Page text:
Thursday, April 23, 2015

I Can Bead a Rainbow





Top: Material Girl, Macy's
Skirt: Modcloth
Shoes: Ami Clubwear
Bag: Gifted
Sunglasses: Cloud Nine, Ocean City boardwalk





Tee: Marshalls
Skirt: Marshalls
Shoes: Betseyville, Macy's
Bag: Marshalls
Sunglasses: Cloud Nine, Ocean City boardwalk





Tee: Target
Skirt: H & M
Shoes: Ami Clubwear
Bag: Target
Belt: Apt. 9, Kohl's
Sunglasses: J. C. Penney's





Top: J. C. Penney's
Jeans: J. C. Penney's
Shoes: Guess, DSW
Bag: DSW
Sunglasses: J. C. Penney's

Puns get enough of a bad rap without having to bear the indignity of being explained.  So, I wish I could say that "I can bead a rainbow" comes from "I can read a rainbow" from the well-known and much-loved children's program "Reading Rainbow" instead of from "I can sing a rainbow," which is a song I learned in preschool.  A preschool, incidentally, that was called READ.  But things are seldom that simple.  Nevertheless, my love for jewelry making and staging is so strong that no pun or wordplay is too precious.  Not unlike Lauren Shockey's love of cooking as relayed in her memoir Four Kitchens.  Although maybe minus the precious, professional kitchens being mostly macho.

It's a tale as old as time, really.  Office worker on the fast track to carpal tunnel syndrome (her words, not mine) chucks it all to cook her way around the world as an indentured servant.  But not before horrifying her parents and making a $40,000 pit stop at Soho's French Culinary Institute.  As this is a true story and not a sitcom or rom com, one can't help but wonder: Why?  For the same reason all those made-up heroines do it: to follow her heart (insert retching at the sound of my own schmaltziness.)  Just listen as she waxes poetic about a carrot:

"I wanted to cook because of the calmness that washes over me when I peel the ruddy outer layer of a carrot.  As the blade emits soft grating sounds and then strips of nearly translucent flesh fall into the garbage can, I contemplate the range of possibilities at hand.  I can shred the carrot and transform it into a salad; I can chop it in chunks and boil it in salted water; I can leave it whole, rubbed in Moroccan spices, and grill it until carmelized; I can cut it in pieces, dip it and saute it in a wok with sesame oil; or I can eat it plain and simple.  I can follow any number of carrot recipes, or I can invent my own recipe on the spot.  With cooking, the opportunities for creativity are boundless." (2-3)

Although I'm far from a foodie, I instantly understood what Shockey (so formal, this use of the last name -- we're all friends here, so let's stick with Lauren) meant.  Because it's the same way I feel about fashion.  She's talking about the energy, excitement, and rush that come from infinitely mixing a bunch of cool stuff -- regardless of the medium -- to come up with something even cooler.  So, it was in this spirit that I joined her on her journey.  She became an apprentice (or, to be more accurate, and indeed, more French, "stagiare") at some of the finest restaurants in her native New York City, Hanoi, Tel Aviv, and Paris.  Her experiences in each city are different but universally grueling.  She works fourteen-hour days deshelling crates of crabs and cross-hatching endive and washing floors, all for no pay and often under the watchful and critical eye of a snarky superior.  Although it's something I'd never do, her grit and enthusiasm are infectious, making me (vicariously) care about perfectly plating trout threads and crispy cream cheese (a dish that sounds, if not tasty, then exotically beautiful).  It's one of those stories about (at the risk of more retching) self exploration and discovery.  So, definitely not a romantic comedy.  Although there are a couple of contenders for the role of boyfriend, none ever flourish like her foie gras, a sure marker of nonfiction if ever there was one.  That is, Four Kitchens manipulates no plot lines into contriving a conventional two-by-two happy ending.  No, this time the only love affair is with the food.  Lauren sacrifices more for it than many women would for a lover -- financial security, familiarity, free time, and, to an extent, personal safety.  But, like most affairs, it's destined to come to an end.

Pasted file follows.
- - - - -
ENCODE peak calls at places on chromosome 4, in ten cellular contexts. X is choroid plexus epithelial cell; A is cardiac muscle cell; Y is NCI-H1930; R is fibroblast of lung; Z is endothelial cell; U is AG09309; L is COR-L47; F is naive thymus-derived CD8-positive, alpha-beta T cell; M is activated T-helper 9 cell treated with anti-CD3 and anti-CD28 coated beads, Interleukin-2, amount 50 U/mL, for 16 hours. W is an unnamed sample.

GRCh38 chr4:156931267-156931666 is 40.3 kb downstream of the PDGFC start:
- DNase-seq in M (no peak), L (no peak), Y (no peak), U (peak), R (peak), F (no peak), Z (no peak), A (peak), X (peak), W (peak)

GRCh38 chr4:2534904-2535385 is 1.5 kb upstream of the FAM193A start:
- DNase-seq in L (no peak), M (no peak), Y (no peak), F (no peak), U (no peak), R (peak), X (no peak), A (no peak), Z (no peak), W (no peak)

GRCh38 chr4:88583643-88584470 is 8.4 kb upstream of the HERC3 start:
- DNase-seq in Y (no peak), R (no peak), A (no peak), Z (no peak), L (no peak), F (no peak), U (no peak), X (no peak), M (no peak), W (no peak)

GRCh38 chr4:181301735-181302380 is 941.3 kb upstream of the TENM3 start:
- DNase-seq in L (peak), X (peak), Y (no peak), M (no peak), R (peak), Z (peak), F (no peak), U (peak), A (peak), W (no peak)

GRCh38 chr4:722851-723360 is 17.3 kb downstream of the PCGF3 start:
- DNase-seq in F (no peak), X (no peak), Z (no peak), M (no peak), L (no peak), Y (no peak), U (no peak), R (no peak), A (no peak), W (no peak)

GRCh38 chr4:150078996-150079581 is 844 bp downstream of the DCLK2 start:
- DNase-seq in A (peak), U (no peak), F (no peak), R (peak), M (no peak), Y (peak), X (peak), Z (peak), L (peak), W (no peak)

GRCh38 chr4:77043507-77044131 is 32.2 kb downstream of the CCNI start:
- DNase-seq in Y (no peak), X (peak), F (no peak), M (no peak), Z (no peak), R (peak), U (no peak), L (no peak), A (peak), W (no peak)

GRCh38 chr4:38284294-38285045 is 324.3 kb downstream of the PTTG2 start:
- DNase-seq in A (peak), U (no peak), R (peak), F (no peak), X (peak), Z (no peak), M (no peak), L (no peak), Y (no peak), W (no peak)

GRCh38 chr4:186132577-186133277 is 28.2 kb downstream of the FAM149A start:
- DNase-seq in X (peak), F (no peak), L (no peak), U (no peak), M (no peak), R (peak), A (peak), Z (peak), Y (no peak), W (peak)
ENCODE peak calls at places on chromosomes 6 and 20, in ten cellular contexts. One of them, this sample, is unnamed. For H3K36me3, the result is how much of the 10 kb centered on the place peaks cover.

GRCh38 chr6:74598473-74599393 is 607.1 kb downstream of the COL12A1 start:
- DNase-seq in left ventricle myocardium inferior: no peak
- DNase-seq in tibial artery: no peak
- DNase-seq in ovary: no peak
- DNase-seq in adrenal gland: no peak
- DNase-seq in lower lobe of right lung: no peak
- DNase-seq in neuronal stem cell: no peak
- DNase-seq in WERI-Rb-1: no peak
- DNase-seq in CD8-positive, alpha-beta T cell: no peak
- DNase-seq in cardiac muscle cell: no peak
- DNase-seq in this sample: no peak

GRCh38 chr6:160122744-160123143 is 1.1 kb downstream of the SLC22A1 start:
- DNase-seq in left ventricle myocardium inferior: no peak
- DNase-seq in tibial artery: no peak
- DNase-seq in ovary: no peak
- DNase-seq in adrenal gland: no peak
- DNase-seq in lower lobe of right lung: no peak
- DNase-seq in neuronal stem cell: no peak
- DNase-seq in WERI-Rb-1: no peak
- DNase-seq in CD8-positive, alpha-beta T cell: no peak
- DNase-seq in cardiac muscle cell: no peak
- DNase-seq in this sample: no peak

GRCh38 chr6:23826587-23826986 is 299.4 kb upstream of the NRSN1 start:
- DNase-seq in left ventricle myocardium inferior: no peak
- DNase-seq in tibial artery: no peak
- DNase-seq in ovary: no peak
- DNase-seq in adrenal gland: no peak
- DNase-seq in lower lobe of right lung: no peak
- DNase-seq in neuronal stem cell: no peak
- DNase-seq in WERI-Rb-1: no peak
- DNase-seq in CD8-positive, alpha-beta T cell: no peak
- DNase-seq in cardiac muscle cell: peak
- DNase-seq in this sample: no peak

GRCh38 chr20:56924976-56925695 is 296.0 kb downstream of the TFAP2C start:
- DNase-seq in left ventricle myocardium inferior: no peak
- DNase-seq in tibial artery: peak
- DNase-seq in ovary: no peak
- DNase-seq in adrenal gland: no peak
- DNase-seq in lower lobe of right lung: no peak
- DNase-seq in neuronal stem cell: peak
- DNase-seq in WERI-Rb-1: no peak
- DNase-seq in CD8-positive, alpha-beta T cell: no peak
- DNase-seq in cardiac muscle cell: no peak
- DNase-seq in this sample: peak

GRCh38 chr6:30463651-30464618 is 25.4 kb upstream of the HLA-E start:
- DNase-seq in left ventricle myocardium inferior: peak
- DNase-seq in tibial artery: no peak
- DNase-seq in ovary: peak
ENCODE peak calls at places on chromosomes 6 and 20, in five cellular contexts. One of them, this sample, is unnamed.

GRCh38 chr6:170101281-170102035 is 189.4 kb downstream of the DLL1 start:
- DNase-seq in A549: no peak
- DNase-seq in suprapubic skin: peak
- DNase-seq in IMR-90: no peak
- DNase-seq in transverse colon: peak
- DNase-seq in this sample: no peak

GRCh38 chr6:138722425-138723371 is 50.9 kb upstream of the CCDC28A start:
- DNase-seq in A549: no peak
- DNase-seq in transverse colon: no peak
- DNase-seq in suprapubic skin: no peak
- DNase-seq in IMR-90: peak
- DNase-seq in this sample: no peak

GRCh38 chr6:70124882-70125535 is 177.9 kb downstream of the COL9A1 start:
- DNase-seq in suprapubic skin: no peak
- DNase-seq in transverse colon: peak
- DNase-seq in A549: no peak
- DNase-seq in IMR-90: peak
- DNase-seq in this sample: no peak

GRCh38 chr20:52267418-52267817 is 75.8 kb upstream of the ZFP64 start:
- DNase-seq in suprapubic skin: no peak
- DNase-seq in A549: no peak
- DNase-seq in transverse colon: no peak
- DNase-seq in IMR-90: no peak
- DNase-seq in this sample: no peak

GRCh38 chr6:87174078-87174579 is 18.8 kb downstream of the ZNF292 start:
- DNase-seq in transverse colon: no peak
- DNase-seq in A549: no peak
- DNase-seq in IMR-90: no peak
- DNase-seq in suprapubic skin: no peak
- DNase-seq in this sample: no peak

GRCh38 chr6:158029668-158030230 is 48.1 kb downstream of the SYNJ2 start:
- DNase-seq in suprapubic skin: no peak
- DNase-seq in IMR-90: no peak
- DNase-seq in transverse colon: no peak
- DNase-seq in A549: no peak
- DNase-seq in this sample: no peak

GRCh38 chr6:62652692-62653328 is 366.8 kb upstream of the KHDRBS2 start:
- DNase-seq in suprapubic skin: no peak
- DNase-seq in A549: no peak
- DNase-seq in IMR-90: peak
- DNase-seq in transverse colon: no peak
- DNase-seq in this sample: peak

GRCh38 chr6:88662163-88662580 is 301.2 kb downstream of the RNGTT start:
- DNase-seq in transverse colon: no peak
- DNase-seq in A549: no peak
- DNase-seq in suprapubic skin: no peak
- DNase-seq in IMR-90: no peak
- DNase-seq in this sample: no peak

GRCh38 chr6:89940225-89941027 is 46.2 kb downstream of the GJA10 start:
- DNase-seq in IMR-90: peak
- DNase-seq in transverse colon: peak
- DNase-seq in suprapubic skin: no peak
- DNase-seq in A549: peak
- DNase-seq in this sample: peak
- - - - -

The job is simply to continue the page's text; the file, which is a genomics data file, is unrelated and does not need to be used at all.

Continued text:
SPOILER ALERT!  

Although I don't flatter myself that this blurb is so good that you simply must order your copy of Four Kitchens from Amazon this very minute, manners are manners.  For those of you soldiering on, Lauren decides not to work in a restaurant after all.  Not because she's soured out on cooking, but because she's lukewarm about preparing food for a living.  She cares about cooking too much to allow it to become compromised by the baser motive of turning a profit.  She wants to savor the culinary experience, not rush through it; she wants to watch people enjoying her meals instead of being tucked away in an anonymous kitchen:  

"Although restaurant cooking is great for learning how to perfect dishes and to maximize speed and efficiency, the repetition of professional cooking can be, well, repetitive.  What I loved about cooking was discovering new ingredients and combining flavors.  Home cooking brings spontaneity and whimsy and the freedom to cook according to your own desires . . . So what if it took going around the world to realize I wanted to end up at home, in my own kitchen?  I discovered what I loved; cooking for my friends and family and sharing the bounty of the table together.  And the friends I made along the way taught me that home can be anywhere, and so can your home kitchen.  It's those you share it with who really matter." (328-331)

Aw.  Now, that does sound like the look-what-I-learned voice-over narrating the final scene of an indie flick.  Which tastes just about right to me.  What can I say?  Pass the popcorn.   

1 comment:

Jewel Divas Style said...

Nice and bright as always Tote!